Arsene Wenger has spoken out against the salary cap proposed by the G14 group of clubs, arguing that the measure could cause more problems than itsolves.

The Arsenal boss would prefer to see clubs who do mismanage their finances, being relegated. Wenger was speaking in response to yesterday’s announcement from the 18 members of the G14 group that they intend to limit the money they spend on wages to 70 per cent of turnover from the start of the 2005/06 season.

However, Wenger believes that clubs will circumvent the policy by seeking to disguise the true amounts they are paying their players.

“I’m not a big fan of salary caps,’ admitted Wenger. ‘This route is an incitement to disguise wages andput them in other departments. Clubs could put 30% of a player’s wages in the commercial department for an image rights contract – or buy the player a house and get his wife a holiday.”

“Salary caps mean the maximum wages are 70% of your budget. It doesn’t mean players don’t get more money – because if the budget gets higher, players get more money.”

Relegation,, he argues would be a much more appropriate punishment for clubs who allowed their wages to spiral out of control.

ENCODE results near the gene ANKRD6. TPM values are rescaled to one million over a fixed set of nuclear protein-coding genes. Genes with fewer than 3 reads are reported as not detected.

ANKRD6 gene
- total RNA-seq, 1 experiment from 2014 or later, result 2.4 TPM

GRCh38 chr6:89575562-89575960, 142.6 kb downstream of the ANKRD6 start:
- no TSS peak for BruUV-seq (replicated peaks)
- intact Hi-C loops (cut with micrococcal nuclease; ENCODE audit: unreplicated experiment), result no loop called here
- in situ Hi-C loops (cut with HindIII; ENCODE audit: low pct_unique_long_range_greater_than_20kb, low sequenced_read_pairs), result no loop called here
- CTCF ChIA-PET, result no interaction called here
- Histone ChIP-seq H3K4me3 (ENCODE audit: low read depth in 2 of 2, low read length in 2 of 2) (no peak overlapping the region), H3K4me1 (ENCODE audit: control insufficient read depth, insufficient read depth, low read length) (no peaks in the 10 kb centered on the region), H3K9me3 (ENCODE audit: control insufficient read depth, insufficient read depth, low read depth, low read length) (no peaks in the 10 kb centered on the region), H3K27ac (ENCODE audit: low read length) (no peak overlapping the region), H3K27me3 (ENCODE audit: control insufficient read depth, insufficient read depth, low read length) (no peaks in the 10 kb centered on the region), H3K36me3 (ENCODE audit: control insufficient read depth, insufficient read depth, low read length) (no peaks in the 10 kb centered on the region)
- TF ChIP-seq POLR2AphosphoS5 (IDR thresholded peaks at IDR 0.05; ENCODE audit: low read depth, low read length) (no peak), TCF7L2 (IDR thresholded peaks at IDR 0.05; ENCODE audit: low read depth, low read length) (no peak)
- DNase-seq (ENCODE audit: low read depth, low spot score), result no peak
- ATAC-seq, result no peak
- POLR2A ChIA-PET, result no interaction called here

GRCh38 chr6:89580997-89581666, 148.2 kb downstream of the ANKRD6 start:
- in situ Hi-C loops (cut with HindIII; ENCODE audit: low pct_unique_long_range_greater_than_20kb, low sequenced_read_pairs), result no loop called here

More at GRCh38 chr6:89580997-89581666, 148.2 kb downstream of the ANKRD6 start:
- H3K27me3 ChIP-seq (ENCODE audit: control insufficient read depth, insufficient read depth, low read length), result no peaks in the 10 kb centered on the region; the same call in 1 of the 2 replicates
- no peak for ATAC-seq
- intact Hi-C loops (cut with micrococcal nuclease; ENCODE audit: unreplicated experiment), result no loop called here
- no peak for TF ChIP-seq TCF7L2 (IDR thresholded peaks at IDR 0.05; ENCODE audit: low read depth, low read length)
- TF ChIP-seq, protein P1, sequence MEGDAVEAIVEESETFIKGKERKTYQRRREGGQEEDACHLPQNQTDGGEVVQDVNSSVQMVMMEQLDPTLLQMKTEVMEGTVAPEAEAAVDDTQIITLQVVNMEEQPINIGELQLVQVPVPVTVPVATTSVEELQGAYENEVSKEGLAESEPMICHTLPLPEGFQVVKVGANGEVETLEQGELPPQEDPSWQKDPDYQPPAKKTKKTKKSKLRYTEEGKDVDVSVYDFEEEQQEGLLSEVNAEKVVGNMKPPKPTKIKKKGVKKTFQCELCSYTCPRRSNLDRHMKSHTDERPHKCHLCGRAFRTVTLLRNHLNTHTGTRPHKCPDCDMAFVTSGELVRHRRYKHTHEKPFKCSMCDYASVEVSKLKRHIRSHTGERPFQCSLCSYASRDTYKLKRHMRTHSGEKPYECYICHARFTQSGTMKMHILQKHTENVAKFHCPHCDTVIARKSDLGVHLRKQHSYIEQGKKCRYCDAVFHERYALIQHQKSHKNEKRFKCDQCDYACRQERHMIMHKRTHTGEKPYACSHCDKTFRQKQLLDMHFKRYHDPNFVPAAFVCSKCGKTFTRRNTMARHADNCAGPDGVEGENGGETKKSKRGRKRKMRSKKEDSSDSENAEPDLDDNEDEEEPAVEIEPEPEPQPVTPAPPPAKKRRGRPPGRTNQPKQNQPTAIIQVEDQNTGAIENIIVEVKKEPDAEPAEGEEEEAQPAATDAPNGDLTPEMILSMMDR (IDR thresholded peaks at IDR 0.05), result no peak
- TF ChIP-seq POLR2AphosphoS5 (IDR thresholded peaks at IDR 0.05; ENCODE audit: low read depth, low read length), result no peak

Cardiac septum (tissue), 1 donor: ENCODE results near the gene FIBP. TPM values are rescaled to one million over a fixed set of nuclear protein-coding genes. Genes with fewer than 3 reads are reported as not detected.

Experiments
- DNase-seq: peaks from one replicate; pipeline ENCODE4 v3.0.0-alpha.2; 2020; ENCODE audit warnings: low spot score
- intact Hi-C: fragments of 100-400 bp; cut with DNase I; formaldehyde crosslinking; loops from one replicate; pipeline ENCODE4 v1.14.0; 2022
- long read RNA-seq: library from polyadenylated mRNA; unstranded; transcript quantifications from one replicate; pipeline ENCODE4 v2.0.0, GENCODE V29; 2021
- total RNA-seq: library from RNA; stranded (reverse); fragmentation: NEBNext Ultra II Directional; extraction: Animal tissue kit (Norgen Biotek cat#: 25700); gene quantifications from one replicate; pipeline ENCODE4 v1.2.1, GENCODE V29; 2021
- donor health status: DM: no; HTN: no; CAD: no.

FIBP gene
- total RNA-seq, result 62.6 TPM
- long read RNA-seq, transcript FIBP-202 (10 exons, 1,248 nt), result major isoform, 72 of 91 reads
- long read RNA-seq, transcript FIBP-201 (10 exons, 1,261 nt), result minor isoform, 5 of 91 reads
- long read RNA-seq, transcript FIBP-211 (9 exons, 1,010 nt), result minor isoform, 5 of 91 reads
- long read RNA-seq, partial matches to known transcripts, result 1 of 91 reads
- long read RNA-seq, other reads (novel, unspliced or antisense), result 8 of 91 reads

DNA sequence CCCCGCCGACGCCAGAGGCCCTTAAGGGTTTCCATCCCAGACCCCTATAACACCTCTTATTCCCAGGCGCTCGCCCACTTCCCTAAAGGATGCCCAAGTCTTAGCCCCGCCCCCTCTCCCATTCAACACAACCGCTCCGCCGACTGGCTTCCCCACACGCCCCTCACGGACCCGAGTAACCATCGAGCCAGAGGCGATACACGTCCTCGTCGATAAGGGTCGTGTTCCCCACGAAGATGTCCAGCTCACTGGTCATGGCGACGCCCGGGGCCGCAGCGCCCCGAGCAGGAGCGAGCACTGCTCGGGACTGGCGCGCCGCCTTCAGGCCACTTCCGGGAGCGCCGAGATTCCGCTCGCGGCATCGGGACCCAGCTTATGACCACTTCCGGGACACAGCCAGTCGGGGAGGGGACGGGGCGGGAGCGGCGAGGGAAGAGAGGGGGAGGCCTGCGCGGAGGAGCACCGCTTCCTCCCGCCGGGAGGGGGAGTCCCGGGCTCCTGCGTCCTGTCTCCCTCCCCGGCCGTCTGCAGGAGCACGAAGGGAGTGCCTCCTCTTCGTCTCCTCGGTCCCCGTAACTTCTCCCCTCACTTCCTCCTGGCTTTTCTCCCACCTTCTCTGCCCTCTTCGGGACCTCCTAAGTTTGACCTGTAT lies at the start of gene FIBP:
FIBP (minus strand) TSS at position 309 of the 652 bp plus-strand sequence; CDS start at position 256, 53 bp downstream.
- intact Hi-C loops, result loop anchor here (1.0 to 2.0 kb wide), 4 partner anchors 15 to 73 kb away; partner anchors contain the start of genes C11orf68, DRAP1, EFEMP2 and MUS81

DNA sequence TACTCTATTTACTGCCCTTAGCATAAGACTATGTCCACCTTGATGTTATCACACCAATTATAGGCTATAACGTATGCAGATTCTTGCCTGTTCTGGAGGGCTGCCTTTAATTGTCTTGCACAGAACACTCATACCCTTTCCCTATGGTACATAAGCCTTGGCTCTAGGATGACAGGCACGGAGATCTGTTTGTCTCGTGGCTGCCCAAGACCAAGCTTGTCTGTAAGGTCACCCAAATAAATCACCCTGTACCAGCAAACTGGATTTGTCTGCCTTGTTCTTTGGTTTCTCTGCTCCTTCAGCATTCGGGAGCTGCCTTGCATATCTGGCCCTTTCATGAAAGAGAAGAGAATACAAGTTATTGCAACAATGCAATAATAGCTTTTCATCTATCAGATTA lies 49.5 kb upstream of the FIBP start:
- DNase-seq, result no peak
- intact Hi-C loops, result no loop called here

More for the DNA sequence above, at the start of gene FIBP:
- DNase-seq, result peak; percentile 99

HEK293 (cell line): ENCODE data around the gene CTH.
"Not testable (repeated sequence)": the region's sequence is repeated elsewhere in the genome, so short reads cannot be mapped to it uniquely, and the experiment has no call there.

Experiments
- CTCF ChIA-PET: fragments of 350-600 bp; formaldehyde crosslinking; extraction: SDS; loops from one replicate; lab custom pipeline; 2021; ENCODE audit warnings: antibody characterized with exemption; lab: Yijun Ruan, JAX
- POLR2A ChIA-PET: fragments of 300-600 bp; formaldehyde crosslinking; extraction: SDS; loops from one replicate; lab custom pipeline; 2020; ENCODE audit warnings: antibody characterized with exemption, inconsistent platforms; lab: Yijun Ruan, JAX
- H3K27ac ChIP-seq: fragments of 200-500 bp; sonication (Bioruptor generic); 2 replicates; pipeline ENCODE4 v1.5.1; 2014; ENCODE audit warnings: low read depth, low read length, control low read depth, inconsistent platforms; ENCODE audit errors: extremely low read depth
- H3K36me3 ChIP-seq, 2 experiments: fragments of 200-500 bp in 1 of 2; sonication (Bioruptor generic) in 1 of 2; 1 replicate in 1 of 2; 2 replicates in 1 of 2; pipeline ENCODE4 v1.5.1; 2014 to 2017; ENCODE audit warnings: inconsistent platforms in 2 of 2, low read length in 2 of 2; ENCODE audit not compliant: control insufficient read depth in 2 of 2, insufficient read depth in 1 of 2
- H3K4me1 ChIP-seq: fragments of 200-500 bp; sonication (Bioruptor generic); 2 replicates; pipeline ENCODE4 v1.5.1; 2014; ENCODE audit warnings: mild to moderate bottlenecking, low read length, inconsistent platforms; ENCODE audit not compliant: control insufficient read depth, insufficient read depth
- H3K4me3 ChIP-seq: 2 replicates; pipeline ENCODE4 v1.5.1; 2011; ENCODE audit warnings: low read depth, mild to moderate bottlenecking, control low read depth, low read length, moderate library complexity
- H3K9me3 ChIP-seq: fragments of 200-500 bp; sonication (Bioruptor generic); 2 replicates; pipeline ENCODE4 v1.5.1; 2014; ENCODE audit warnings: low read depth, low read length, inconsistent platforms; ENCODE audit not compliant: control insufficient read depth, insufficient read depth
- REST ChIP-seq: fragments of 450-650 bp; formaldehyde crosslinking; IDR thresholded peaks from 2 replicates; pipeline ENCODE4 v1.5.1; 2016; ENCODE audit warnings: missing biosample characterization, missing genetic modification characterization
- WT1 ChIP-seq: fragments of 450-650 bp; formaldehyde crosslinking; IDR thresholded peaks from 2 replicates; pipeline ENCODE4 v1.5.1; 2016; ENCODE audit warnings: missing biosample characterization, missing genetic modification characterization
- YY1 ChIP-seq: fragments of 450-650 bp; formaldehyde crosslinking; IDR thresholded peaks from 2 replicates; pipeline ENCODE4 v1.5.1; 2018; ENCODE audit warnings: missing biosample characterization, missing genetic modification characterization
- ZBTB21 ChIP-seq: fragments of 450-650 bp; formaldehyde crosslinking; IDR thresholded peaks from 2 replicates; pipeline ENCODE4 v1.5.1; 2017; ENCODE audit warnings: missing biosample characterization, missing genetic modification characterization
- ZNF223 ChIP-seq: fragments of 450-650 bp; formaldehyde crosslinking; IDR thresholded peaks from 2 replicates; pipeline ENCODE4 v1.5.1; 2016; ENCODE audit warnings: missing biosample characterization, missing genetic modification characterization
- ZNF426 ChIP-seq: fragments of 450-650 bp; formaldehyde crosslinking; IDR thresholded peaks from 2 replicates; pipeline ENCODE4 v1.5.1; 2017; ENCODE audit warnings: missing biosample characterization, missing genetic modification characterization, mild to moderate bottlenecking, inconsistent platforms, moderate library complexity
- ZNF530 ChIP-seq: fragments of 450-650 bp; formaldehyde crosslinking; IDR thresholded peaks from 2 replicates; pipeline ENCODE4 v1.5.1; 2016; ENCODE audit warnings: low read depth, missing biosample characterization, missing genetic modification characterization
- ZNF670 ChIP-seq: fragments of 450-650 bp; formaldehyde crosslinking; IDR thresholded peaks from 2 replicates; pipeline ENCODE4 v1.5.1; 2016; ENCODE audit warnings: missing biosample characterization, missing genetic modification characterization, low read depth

“If clubs aren’t capable of respecting their budget, they should be punished – rather than incite clubs to do more crazy things than they do at the moment,’ Wenger added. ‘I would rather reward clubs who manage well and punish clubs who don’t.

“So if you cannot manage your club reasonably well, you should be punished. If clubs don’t respect their debts, they should be put down a division. That’s the biggest punishment you can get They have that in Italy, France and Germany. Fiorentina went down in Italy, and Marseille and Nice in France. You can get your professional license taken away – and that’s a much better route.”

The G14 clubs are Liverpool, Manchester United, Arsenal, AC Milan, Inter Milan, Juventus, Barcelona, Real Madrid, Valencia, Marseille, Paris St Germain, Lyon, Bayern Munich, Borussia Dortmund, Bayer Leverkusen, Ajax, PSV Eindhoven, Porto.